More and more high-performers (especially women) are realizing that they can’t do it all. And that, surprisingly, trying to ‘do it all’ leads to poorer results. This realization comes, not-so-surprisingly, on the other side of overwhelm and burnout.

So, we’re hearing more and more about the “80-20 rule” — the idea that if we do less we’ll accomplish more. Derived from the Pareto Principle, the “80-20 rule” means that roughly 80% of our results come from 20% of our actions.

While that rule tends to generally hold up, how can we know what that twenty percent is? How can we discover the actions that give us the best and most immediate results? Most of us have to sift through a lot of what ISN’T important first, traveling down multiple dead-ends and spinning our wheels in the heart-sinking cul-de-sacs of the other eighty percent.

Truth is, the 20% often only presents itself after we’ve figured out what the other 80% is — the stuff we shouldn’t be doing, either because we’re no good at it or because it drains our energy in the short and/or long-term.

So how can we figure out how to get the biggest bang for our buck BEFORE we invest all that time and energy?

Here’s the model I use in my life and business to accomplish astonishing results with the least amount of effort:


Here’s how that model breaks down:

In this dimension we are ‘distracting’ ourselves with non-important, non-urgent stuff. We’re all somewhat addicted to this dimension, and billions of dollars are spent annually to keep us that way. Prime examples of this dimension include facebook, instagram, netflix, whatsapp, and most of what’s in our inboxes. 

Side note: Just like the other first three dimensions we’re looking at, the ‘dimension of distraction’ is not inherently ‘wrong’ or ‘bad’. Spending a bit of time here can be an amusing diversion. The key is to not get lost in it. Be aware that all of our technology is rigged to keep us coming back (it’s called ‘gamification’). Having that awareness and eliminating distractions while focusing on your priorities can help you limit the detrimental effects of this dimension and take back control of your time!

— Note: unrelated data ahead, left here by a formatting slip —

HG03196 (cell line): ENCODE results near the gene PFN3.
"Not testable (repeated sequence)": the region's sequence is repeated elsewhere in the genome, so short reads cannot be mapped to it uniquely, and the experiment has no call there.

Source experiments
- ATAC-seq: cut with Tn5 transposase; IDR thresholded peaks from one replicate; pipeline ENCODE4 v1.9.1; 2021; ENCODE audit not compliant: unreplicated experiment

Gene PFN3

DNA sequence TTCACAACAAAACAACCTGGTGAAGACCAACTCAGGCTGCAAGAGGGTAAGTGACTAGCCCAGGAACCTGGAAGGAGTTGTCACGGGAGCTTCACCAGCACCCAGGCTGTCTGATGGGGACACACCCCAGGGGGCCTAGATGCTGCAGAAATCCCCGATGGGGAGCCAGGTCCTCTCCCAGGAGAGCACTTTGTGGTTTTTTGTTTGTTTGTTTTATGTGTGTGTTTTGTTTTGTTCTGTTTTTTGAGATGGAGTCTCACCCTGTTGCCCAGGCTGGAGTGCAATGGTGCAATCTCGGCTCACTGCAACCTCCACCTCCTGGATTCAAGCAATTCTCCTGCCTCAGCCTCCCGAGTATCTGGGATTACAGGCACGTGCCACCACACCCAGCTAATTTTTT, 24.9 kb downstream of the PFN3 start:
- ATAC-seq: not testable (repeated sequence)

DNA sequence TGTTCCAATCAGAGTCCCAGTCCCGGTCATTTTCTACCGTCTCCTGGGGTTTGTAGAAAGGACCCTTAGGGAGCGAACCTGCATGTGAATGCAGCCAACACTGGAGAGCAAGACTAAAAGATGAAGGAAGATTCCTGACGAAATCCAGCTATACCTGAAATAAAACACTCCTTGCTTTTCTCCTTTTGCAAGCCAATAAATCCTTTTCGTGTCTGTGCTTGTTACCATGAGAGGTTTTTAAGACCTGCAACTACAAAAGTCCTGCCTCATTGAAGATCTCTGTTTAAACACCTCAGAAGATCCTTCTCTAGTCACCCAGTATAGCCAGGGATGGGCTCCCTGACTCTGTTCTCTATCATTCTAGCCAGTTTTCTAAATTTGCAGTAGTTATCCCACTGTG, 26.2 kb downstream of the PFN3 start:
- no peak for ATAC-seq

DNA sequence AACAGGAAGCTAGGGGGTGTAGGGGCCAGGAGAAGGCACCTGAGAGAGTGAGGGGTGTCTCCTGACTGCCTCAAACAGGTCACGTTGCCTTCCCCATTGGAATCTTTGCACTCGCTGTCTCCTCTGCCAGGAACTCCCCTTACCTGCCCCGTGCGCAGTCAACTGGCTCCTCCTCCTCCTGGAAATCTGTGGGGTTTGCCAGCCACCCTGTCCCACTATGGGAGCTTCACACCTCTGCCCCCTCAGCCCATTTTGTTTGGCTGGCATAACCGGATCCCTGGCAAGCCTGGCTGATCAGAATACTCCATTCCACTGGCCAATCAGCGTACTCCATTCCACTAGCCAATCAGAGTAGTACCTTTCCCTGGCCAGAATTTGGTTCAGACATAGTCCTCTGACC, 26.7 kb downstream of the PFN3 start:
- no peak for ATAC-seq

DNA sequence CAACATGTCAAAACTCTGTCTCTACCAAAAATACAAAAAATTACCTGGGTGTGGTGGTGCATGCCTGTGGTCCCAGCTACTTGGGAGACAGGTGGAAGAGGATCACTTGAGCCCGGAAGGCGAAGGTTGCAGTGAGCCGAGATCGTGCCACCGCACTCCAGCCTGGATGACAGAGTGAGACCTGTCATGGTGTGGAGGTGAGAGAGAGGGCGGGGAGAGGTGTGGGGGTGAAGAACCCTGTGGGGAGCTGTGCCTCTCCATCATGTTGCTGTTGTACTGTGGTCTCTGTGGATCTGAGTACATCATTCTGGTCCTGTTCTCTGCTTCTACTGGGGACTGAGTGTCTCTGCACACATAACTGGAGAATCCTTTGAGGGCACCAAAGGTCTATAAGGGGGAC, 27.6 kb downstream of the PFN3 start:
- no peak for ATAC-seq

The Dimension of Delusion is when we’re focused on tasks that seem important and that are not urgent. Email is a fantastic example of this. The best definition I’ve ever heard of email comes from Brendon Burchard, who calls it “a great organizing mechanism for other people’s priorities.” Starting our day by sorting through what’s important for everyone else is a surefire way to get lost in that 80% that doesn’t give us a sense of esteem or accomplishment.

Again, email is also designed to keep us checking. All those notifications–the red dots, pings, and numbers–can give us a false sense of importance. “You’ve got mail!” …Let it wait!  


Argh, Demand… this is where most high-performers spend the majority of their time: on urgent and important stuff… d-lines, product launches, get-to-market-NOW kinda stuff. Again, there’s nothing inherently wrong with this dimension. BUT spending the majority of our time here can be a recipe for burnout, comparison, disconnection, and distraction. There are times when this dimension is truly legitimate, like when a friend or family member is ill – that kind of demand is urgent and important and takes precedence over everything else. Most of the time, though, this dimension is also a distraction/delusion place in which we are convincing ourselves that all that ‘keeping busy’ is what determines our worth. 

It’s not. 


Ahh… here we are. The dimension that most folks put off until it’s too late.** When we’re in the dimension of design, we’re focused on the IMPORTANT, NOT URGENT stuff – like sitting down to write that book we’ve been talking about for years, going for a power walk, meditating, or playing and being fully present with our kids. So many high-performers give excuses for why they can’t find the time for this dimension. In my experience, most of us are afraid of being here, because we know it’s the place where we start to tap into our fullest potential

“Your greatest fear is not that you are inadequate. You’re greatest fear is that you are powerful beyond measure.” -Marianne Williamson

When you start to focus on what’s truly important to YOU before spending any time in distraction/delusion/demand, you are taking ownership of your life and your future. 

This model has allowed me to completely flip the way I manage my time and to free up so much more space for designing life the way I want it.

DIY (start small):

Decide to carve out 5-20 minutes first thing every morning for ONE ‘important, non-urgent’ priority — meditation, writing a note to a friend, taking a brisk walk around the neighborhood. The key is to START your day this way. Find out why here

Please leave a note in the comments and let me know the ONE reason you think we struggle to find time for what’s important. Thanks!


*Adapted from A. Robbins “Time of Your Life” program, as well as other 4-quadrant ‘important-urgent’ leadership models. What I refer to as “the dimension of demand” Robbins refers to as the “bullseye”. 

**See Bronnie Ware’s heart-opening book: “The Top Five Regrets of the Dying.”